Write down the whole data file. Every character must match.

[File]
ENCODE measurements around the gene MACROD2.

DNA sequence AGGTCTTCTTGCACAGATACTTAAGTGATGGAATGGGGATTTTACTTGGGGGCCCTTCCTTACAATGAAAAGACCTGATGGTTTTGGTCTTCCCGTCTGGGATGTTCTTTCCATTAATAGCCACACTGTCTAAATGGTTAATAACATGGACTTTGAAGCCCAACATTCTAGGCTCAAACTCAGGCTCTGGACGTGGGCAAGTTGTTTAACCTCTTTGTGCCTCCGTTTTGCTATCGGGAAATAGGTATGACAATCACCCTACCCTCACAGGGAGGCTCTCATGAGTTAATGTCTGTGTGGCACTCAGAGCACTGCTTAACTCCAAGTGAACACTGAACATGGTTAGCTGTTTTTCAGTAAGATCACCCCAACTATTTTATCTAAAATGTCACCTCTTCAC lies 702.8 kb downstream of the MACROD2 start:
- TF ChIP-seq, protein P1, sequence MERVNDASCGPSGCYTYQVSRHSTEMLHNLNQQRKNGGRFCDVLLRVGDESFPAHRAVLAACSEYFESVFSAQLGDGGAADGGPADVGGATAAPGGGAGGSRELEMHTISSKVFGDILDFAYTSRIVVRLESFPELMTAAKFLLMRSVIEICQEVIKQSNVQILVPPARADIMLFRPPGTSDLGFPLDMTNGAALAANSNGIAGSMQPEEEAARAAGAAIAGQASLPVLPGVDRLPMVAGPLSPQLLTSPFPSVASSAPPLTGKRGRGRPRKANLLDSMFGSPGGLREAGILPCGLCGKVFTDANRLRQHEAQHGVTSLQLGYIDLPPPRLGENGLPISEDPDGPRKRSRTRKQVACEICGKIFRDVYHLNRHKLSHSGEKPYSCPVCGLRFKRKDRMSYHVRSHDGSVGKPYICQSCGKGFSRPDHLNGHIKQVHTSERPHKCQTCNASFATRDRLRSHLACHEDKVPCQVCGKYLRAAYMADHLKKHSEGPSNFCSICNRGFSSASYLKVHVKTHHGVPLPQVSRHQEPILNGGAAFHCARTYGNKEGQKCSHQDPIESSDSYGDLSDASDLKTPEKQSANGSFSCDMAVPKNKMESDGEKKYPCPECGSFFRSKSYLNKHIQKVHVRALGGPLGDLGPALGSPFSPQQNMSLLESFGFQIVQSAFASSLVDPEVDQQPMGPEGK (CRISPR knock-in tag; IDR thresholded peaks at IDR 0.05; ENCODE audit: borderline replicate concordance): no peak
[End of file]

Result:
ENCODE measurements around the gene MACROD2.

DNA sequence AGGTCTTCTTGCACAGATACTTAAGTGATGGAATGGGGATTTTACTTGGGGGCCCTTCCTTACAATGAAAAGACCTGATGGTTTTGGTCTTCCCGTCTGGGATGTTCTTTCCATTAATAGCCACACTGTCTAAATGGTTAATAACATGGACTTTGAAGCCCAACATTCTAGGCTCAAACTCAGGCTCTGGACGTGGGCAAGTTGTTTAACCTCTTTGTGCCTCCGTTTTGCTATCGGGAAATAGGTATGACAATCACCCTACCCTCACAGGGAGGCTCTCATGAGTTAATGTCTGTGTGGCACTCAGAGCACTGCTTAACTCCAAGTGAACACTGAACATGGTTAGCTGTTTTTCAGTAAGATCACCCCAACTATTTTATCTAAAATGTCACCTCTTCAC lies 702.8 kb downstream of the MACROD2 start:
- TF ChIP-seq, protein P1, sequence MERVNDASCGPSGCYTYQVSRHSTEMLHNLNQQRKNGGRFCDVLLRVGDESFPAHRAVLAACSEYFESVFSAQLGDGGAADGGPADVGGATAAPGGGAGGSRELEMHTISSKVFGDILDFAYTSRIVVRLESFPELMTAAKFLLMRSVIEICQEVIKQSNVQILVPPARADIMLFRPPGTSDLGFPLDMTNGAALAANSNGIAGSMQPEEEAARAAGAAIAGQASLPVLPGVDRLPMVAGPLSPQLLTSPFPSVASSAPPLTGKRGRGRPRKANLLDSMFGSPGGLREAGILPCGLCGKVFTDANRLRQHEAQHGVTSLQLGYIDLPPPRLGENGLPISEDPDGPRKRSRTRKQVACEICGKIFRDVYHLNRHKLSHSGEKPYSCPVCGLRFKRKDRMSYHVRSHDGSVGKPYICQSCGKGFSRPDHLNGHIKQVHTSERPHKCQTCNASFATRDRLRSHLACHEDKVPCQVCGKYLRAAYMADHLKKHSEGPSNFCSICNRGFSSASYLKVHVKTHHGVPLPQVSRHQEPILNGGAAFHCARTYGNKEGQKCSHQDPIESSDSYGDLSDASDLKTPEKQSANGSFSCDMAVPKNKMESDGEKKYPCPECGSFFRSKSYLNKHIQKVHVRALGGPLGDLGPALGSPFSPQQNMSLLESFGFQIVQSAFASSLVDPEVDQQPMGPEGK (CRISPR knock-in tag; IDR thresholded peaks at IDR 0.05; ENCODE audit: borderline replicate concordance): no peak